Richard Francis Burton.

The book of the thousand nights and a night; a plain and literal translation of the Arabian nights' entertainments, with introd., explanatory notes on the manners and customs of Moslem men and a terminal essay upon the history of the nights (Volume 5) online

. (page 18 of 41)
Online LibraryRichard Francis BurtonThe book of the thousand nights and a night; a plain and literal translation of the Arabian nights' entertainments, with introd., explanatory notes on the manners and customs of Moslem men and a terminal essay upon the history of the nights (Volume 5) → online text (page 18 of 41)
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treasure from Al-Yaman, Inshallah !" 2 Then he took of him leave
of absence for three days, when all this should be with him, and
vanished. As soon as it was morning AH went round about the
saloon, seeking a place wherein to store the gold, and saw on the edge
of the dais a marble slab with a turning-pin ; so he turned the pin
and the slab sank and showed a door which he opened and enter-
ing, found a great closet, full of bags of coarse stuff carefully sewn.
So he began taking out the bags and fell to filling them with gold
and storing them in the closet, till he had transported thither all
the hoarded gold, whereupon he shut the door and turning the
pin, the slab returned to its place. Then he went down and seated
himself on the bench behind the door ; and presently there came
a knock ; so he opened and found the merchant's slave who, seeing

him comfortably sitting, returned in haste to his master And

Shahrazad perceived the dawn of day and ceased to say her
permitted say.

Ttfoto fofjen it teas tfje jpout f^untfttD anti tEfocnt^mntf) Nt'Qfjt,

She said, It hath reached me, O auspicious King, that when the
house-owner's black slave returned and knocked at the door, AH
the Cairene, son of the merchant Hasan, opened it to him and the
negro, seeing him comfortably sitting, returned in haste to his
master with the good tidings, saying, " O my Lord, the merchant,
who is lodged in the house inhabited by the Jinn, 3 is alive and
well and sitteth on the bench behind the door." Then the mer-
chant rose joyfully and went to the house, taking breakfast with
him ; and, when he saw AH, he embraced him and kissed him
between the eyes, asking, " How hath Allah dealt with thee ? " ;
and AH answered, " Right well, I slept upstairs in the marble
saloon." Quoth the merchant, " Did aught come to thee or didst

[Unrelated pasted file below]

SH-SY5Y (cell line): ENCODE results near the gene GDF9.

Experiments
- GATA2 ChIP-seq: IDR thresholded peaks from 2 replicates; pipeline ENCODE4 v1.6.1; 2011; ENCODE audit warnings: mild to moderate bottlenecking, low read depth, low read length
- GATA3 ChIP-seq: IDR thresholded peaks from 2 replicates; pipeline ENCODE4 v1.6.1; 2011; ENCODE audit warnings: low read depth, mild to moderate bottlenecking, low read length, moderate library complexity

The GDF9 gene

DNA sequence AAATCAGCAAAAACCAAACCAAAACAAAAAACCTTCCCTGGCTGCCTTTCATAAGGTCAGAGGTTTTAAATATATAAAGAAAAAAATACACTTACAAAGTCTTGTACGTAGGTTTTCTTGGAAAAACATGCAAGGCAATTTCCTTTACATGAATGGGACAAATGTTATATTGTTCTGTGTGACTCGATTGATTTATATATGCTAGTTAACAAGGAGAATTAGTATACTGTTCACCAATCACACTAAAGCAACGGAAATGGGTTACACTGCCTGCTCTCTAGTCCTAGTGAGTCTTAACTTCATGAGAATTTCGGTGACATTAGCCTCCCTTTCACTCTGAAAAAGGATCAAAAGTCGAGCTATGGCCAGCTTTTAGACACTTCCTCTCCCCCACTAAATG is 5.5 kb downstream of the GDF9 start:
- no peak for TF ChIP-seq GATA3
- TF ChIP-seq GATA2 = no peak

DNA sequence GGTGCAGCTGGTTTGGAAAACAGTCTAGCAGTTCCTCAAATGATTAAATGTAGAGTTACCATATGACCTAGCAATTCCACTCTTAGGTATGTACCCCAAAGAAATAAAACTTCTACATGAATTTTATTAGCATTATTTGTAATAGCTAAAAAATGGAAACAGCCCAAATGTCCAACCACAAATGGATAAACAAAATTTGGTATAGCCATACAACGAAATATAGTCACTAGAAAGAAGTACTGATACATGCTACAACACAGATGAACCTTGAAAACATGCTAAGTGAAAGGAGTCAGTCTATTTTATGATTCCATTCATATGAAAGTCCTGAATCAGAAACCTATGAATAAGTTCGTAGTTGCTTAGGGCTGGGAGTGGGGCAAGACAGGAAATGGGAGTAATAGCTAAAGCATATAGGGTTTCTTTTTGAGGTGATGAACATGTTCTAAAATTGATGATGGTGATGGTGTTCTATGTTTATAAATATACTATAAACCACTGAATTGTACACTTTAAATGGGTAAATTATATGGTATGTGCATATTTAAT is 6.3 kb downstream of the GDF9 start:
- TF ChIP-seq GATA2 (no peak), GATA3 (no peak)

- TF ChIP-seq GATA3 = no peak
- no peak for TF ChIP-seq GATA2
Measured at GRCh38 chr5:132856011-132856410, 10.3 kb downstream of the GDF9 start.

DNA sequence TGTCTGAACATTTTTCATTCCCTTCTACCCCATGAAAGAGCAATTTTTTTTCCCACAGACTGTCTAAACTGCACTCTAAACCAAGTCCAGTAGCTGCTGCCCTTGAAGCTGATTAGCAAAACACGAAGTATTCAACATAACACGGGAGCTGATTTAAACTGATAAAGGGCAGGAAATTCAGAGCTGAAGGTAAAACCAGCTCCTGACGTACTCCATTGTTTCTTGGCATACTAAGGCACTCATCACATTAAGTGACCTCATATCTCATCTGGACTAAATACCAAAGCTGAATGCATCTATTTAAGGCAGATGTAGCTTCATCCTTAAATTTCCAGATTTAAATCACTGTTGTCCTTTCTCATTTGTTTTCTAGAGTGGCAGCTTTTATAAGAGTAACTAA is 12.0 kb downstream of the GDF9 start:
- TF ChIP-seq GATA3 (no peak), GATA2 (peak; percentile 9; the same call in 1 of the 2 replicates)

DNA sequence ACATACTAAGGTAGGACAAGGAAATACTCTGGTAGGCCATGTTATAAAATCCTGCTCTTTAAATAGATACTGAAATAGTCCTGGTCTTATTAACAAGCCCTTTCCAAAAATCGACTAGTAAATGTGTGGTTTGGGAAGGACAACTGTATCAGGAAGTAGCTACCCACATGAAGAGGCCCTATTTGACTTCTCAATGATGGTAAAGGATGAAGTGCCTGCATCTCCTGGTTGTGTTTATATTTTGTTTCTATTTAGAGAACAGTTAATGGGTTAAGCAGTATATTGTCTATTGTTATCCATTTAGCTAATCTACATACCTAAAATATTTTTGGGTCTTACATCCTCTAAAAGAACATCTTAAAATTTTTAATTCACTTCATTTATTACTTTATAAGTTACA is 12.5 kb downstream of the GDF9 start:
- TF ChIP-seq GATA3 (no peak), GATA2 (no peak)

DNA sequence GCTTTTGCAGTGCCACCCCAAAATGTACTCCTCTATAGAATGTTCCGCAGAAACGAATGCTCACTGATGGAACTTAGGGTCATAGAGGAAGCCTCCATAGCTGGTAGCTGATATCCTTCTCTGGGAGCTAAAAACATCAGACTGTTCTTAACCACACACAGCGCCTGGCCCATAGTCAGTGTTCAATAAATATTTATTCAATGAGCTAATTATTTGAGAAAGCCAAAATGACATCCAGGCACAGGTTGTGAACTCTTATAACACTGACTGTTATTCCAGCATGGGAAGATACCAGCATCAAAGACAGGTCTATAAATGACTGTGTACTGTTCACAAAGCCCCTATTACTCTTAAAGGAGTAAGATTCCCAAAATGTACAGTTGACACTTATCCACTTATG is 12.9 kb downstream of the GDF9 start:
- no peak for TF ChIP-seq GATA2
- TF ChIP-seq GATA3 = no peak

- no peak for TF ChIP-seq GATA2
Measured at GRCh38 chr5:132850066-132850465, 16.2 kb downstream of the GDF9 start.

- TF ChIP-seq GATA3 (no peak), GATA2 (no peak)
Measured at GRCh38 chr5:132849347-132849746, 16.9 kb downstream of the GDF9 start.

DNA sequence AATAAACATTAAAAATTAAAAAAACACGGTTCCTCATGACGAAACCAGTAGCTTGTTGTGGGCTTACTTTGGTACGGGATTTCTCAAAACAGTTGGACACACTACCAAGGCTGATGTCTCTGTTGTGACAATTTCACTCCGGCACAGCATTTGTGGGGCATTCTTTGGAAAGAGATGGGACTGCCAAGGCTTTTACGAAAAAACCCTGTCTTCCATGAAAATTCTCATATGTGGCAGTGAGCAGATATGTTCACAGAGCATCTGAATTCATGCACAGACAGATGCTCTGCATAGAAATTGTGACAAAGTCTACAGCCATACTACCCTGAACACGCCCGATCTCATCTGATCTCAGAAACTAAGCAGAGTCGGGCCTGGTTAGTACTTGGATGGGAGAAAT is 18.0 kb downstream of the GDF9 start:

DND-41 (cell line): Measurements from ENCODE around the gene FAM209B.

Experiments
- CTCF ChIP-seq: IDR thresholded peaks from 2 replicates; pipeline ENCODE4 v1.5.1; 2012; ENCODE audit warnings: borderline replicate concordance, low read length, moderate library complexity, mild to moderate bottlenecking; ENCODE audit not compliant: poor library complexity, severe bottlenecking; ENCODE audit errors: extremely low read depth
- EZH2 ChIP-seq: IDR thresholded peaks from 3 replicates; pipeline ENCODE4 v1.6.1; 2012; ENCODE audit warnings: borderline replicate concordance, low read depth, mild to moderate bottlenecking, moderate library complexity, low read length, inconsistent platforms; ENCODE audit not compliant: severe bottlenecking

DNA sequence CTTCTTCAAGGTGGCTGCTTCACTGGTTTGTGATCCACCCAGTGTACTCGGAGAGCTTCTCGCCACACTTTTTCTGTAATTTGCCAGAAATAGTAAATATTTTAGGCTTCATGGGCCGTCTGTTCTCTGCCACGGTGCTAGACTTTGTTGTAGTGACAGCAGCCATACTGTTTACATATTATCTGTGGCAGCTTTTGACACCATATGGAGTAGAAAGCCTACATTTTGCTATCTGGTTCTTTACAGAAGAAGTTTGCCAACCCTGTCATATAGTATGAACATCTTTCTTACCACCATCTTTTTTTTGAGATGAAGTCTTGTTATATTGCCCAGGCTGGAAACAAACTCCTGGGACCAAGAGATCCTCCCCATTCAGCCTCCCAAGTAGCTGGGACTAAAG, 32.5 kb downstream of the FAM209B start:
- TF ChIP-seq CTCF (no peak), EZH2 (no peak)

thou see any thing ? " and quoth AH " No, I recited some little of
the Sublime Koran and slept till morning, when I arose and, after

1 Arab. " Takht-rawan," from Persian meaning " moveable throne."

2 The use of the expression proved the speaker to be a Moslem Jinni.

1 The "haunted" house proper, known to the vulgar and to spiritualists becomes, I
have said, amongst Moslems a placs tenanted by Jinns.

176 Alf Laylah wet Laylak.

making the minor ablution and praying, seated myself on the
bench behind the door." " Praised be Allah for safety ! " ex-
claimed the merchant, then left him and presently sent him black
slaves and white Mamelukes and handmaidens with household
gear. They swept the house from top to bottom and furnished it
with magnificent furniture ; after which three white slaves and
three blacks and four slave-girls remained with him, to serve him,
while the rest returned to their master's house. Now when the
merchants heard of him, they sent him presents of all manner
things of price, even to food and drink and clothes, and took him
with them to the market, asking, " When will thy baggage arrive ? "
And he answered, " After three days it will surely come." When
the term had elapsed, the servant of the first hoard, the golden
rain, came to him and said, " Go forth and meet the treasure I
have brought thee from Al-Yaman together with thy Harim ; for
I bring part of the wealth in the semblance of costly merchandise ;
but the eunuchs and Mamelukes and the mules and horses and
camels are all of the Jann." Now the Jinni, when he betook
himself to Cairo, found Ali's wife and children in sore misery,
naked and hungry ; so he carried them out of the city in a travel-
ling-litter and clad them in sumptuous raiment of the stuffs which
were in the treasure of Al-Yaman. So when Ali heard this, he
arose and repairing to the merchants, said to them, " Rise and go
forth with us from the city, to meet the caravan bringing my
merchandise, and honour us with the presence of your Harims, to
meet my Harim." " Hearkening and obedience," answered they
and, sending for their Harims, went forth all together and took
seat in one of the city-gardens ; and as they sat talking, behold, a
dust-cloud arose out of the heart of the desert, and they flocked
forth to see what it was. Presently it lifted and discovered mules
and muleteers, tent-pitchers and linkmen, who came on, singing
and dancing, till they reached the garden, when the chief of the
muleteers walked up to Ali and kissing his hand, said to him, " O
my master, we have been long on the way, for we purposed enter-